Improving productivity and infrastructure investment were the hot topics at the Australian Governance Summit’s economist discussion. Angela Faherty reports.
Weak business investment, a shortage of detached housing, greater infrastructure investment and tax reform are the key economic challenges facing Australia, according to a panel of leading economists.
Addressing delegates at the Australian Institute of Company Directors’ (AICD) Australian Governance Summit last month, the panel discussed the impact of emerging domestic and international trends on Australian boards and business and the growth of the future economy.
Debating the impact of the global political environment on Australia, Stephen Halmarick GAICD, chief economist at Colonial First State, said the markets had adopted a more optimistic than expected outlook on the appointment of Donald Trump as US president but pointed to the Brexit negotiations, European elections in France and Germany and political transition in China as additional global drivers for instability.
“The key question for me is: will Donald Trump’s policies permanently raise the growth rate of the US economy? The equity markets are saying yes, the majority of economists are saying no. I think it’s going to be a boom/bust scenario in the US, everything will look great for a year or two, then by 2020 the Fed will be cutting rates again because things will be coming down the other side,” he said.
Turning the attention closer to home, the panel were keen to shrug off suggestions of a housing bubble by stressing the differences between the Australian and US property markets. “Our market is very different from America,” said AICD chief economist Stephen Walters MAICD, though he stressed there are vulnerabilities in certain areas of the housing sector.
“There are too many apartments, yes, and we’re still not building enough homes in the detached housing space. But population growth in Victoria and New South Wales is very strong and that’s supporting the housing markets in places like Western Australia where population growth and interest rates have gone negative.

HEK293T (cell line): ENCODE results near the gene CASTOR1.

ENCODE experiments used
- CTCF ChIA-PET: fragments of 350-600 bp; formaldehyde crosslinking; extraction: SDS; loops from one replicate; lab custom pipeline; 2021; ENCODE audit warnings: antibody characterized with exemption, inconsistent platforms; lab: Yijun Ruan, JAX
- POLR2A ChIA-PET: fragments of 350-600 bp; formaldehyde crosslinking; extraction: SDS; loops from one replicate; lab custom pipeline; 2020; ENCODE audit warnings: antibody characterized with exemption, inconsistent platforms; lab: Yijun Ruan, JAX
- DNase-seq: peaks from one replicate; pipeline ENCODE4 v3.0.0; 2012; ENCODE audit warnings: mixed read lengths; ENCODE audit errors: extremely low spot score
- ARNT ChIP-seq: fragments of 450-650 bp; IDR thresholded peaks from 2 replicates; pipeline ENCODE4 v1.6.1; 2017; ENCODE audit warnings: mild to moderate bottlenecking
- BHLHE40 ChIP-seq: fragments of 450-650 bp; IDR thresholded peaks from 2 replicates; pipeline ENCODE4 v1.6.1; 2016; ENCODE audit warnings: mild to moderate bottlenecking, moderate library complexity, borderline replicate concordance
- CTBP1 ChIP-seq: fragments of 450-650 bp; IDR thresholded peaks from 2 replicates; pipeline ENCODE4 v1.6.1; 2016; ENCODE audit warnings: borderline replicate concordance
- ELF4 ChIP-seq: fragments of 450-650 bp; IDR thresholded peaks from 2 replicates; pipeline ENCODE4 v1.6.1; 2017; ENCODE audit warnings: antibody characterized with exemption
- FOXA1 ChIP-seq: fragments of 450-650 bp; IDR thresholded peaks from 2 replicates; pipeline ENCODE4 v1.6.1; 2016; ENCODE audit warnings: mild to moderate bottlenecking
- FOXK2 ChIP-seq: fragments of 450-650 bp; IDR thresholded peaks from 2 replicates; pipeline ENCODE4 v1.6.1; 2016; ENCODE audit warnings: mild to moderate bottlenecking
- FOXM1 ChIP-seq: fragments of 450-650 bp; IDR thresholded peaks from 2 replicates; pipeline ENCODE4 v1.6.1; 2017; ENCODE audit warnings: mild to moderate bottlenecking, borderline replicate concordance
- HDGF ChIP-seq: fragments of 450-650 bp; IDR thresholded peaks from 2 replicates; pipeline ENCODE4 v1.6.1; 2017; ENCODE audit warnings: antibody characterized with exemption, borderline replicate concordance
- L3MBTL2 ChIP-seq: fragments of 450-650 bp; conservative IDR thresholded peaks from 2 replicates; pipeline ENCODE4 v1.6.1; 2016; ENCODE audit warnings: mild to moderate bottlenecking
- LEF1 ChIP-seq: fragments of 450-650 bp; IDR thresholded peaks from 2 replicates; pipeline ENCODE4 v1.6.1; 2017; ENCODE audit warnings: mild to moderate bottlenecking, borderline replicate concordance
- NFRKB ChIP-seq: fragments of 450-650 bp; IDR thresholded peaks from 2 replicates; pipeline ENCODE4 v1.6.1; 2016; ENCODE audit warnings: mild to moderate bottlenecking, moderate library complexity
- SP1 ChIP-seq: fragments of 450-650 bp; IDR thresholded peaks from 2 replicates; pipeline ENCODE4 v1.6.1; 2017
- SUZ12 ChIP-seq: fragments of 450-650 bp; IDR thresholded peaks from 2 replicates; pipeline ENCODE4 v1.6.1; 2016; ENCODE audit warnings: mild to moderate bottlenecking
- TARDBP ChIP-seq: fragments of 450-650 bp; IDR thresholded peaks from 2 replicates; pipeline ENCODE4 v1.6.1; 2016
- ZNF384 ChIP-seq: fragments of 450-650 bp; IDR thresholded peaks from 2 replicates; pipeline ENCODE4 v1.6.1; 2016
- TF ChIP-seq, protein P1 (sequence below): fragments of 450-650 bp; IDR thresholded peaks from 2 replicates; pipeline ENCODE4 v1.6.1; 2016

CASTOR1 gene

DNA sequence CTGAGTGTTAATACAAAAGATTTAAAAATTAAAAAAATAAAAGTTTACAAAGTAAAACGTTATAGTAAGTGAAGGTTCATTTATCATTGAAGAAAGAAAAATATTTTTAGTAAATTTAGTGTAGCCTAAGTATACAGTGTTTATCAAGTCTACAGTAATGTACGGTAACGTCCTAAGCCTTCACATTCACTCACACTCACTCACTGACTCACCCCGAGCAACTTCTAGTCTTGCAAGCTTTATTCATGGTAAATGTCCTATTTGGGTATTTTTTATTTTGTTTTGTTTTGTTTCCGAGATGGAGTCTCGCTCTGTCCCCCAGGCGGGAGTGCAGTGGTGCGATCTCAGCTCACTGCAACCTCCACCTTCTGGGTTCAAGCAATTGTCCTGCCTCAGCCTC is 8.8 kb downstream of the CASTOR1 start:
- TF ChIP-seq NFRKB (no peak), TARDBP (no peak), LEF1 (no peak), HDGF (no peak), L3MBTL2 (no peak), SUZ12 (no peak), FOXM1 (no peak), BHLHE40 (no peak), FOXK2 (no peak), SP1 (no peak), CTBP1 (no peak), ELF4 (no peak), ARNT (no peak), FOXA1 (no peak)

“In different segments of the market I think there’s real vulnerabilities, but across the whole market, I don’t see a collapse coming at all,” Walters added.
Walters’ comments were backed up by Alan Oster, chief economist at National Australia Bank. He said: “Australia’s household balance sheet actually looks pretty good. Yes there’s about $2 trillion dollars worth of housing out there, but there’s $10 trillion dollars worth of assets out there as well.
“Australia is unusual in the sense that we have mainly variable home loans and offset accounts, which means Australians have about two years’ worth of credit, so if they lose their job they can keep paying down on average for about two years. That is not what you get in the US or any of the other countries.”
While the panelists shrugged off suggestions of a housing bubble, infrastructure investment and tax reform did come under attack. “Our debt is very low. There’s still plenty of room on fiscal policy to borrow money and then use that for productivity enhancing infrastructure. We should be borrowing for infrastructure investment because moving people and goods around a service-based economy is critical,” he added.
Walters added that tax reform would also be widely welcomed and would help boost productivity. “We tax income and profits too aggressively, and we under-tax consumption. We need to turn that around,” he said.
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